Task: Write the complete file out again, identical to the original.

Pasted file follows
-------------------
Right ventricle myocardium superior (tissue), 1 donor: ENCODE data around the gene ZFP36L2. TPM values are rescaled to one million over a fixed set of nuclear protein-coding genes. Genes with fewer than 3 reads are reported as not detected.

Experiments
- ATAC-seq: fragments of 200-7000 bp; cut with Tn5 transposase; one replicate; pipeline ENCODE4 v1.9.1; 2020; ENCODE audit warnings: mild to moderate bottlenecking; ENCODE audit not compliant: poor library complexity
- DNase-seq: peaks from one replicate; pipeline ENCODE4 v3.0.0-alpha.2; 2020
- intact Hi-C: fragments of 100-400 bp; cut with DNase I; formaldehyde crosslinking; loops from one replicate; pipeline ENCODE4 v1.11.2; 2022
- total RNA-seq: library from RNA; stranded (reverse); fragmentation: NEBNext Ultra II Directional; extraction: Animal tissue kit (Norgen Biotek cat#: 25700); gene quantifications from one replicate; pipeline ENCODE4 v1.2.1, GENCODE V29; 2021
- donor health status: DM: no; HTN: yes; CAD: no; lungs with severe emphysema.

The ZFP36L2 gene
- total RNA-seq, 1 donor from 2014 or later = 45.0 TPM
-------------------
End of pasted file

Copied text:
Right ventricle myocardium superior (tissue), 1 donor: ENCODE data around the gene ZFP36L2. TPM values are rescaled to one million over a fixed set of nuclear protein-coding genes. Genes with fewer than 3 reads are reported as not detected.

Experiments
- ATAC-seq: fragments of 200-7000 bp; cut with Tn5 transposase; one replicate; pipeline ENCODE4 v1.9.1; 2020; ENCODE audit warnings: mild to moderate bottlenecking; ENCODE audit not compliant: poor library complexity
- DNase-seq: peaks from one replicate; pipeline ENCODE4 v3.0.0-alpha.2; 2020
- intact Hi-C: fragments of 100-400 bp; cut with DNase I; formaldehyde crosslinking; loops from one replicate; pipeline ENCODE4 v1.11.2; 2022
- total RNA-seq: library from RNA; stranded (reverse); fragmentation: NEBNext Ultra II Directional; extraction: Animal tissue kit (Norgen Biotek cat#: 25700); gene quantifications from one replicate; pipeline ENCODE4 v1.2.1, GENCODE V29; 2021
- donor health status: DM: no; HTN: yes; CAD: no; lungs with severe emphysema.

The ZFP36L2 gene
- total RNA-seq, 1 donor from 2014 or later = 45.0 TPM